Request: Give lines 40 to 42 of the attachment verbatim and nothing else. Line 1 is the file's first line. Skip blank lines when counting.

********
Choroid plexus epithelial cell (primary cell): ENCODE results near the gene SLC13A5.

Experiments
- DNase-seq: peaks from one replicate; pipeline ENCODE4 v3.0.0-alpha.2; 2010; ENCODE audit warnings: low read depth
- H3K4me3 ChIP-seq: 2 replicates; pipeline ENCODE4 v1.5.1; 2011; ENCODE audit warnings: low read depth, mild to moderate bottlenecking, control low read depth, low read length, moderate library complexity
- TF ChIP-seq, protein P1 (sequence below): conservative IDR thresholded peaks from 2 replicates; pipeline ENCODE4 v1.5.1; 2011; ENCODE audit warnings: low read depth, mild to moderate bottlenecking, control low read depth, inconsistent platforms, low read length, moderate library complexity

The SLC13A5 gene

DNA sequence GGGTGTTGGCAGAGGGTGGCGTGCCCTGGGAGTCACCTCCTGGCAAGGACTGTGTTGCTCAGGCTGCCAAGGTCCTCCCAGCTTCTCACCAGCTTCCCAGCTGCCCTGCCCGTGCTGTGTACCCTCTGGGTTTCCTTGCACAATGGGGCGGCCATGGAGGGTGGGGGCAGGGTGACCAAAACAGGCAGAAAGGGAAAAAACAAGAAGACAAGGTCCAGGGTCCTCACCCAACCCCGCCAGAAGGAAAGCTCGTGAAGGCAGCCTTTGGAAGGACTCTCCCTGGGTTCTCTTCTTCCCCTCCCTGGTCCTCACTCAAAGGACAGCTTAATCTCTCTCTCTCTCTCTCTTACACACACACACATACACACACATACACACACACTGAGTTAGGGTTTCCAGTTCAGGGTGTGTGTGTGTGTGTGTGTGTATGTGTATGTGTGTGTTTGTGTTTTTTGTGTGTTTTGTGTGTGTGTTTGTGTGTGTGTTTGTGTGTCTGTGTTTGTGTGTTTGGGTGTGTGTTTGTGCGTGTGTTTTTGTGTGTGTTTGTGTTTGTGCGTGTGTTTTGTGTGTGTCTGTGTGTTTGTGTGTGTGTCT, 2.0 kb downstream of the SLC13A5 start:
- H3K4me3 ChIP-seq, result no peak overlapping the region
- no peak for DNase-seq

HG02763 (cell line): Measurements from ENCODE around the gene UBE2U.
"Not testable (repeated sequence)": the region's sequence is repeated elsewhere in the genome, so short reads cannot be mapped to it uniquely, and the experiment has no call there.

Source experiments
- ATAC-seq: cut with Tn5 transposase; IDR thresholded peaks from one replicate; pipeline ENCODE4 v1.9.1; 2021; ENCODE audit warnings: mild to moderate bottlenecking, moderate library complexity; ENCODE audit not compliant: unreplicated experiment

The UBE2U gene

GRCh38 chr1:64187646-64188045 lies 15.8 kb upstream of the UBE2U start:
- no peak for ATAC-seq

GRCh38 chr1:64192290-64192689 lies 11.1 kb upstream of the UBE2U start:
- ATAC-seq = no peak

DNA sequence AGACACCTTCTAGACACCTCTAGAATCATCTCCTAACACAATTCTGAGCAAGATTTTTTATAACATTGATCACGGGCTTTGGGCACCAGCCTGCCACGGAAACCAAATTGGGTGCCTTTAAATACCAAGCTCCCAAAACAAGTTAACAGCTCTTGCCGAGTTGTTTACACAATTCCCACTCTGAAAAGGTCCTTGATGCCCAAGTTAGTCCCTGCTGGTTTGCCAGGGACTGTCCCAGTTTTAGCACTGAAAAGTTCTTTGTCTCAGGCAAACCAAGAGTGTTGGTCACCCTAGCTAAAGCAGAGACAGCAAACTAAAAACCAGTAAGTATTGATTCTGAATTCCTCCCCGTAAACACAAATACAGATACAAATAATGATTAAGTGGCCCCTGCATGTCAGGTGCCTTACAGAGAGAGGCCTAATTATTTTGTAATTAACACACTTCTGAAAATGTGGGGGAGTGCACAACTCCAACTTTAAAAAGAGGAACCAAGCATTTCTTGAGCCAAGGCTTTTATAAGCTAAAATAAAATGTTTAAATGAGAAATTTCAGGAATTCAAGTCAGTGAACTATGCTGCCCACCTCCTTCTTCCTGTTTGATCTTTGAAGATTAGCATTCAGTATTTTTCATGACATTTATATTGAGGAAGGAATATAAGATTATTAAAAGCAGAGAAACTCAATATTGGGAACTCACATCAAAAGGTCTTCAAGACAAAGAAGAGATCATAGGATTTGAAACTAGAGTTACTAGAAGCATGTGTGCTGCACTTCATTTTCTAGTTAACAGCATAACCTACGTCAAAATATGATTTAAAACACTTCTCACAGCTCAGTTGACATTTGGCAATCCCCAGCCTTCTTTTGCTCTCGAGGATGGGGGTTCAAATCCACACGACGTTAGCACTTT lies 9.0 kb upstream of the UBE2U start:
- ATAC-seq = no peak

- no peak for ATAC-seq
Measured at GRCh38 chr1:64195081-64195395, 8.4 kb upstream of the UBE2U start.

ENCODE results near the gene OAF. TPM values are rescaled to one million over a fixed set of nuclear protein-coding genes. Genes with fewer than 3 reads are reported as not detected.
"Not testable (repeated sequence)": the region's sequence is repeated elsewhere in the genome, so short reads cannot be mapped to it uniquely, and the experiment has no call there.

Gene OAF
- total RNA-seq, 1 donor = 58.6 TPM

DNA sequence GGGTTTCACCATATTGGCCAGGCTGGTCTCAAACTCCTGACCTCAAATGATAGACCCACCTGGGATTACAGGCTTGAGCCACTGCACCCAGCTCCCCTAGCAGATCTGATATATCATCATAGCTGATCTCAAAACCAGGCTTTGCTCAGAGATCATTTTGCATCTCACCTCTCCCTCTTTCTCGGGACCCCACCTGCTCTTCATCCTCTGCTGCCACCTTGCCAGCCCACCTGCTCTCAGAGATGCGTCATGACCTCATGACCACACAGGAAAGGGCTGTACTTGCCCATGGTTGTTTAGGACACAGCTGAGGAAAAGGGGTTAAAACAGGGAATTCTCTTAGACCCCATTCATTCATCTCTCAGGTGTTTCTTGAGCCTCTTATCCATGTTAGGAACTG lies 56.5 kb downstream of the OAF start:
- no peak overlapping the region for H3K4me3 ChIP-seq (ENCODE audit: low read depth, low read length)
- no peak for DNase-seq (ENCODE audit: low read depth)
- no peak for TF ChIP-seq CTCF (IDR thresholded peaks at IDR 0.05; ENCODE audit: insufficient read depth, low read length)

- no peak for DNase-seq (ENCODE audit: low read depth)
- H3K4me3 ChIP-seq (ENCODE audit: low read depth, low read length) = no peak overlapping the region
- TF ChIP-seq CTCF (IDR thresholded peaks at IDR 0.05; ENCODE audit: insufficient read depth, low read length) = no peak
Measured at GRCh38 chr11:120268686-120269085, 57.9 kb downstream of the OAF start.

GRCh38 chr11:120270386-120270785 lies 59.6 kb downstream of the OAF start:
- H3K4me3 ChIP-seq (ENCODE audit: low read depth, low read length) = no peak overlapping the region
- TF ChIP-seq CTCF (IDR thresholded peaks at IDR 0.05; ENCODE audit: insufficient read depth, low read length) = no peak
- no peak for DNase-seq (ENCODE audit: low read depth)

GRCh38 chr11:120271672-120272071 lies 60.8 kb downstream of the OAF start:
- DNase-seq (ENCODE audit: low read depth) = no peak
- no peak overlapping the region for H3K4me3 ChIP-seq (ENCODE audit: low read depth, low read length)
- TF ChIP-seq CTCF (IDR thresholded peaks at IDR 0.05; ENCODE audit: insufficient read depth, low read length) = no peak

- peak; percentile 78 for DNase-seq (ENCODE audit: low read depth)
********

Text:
- DNase-seq (ENCODE audit: low read depth) = no peak
- no peak overlapping the region for H3K4me3 ChIP-seq (ENCODE audit: low read depth, low read length)
- TF ChIP-seq CTCF (IDR thresholded peaks at IDR 0.05; ENCODE audit: insufficient read depth, low read length) = no peak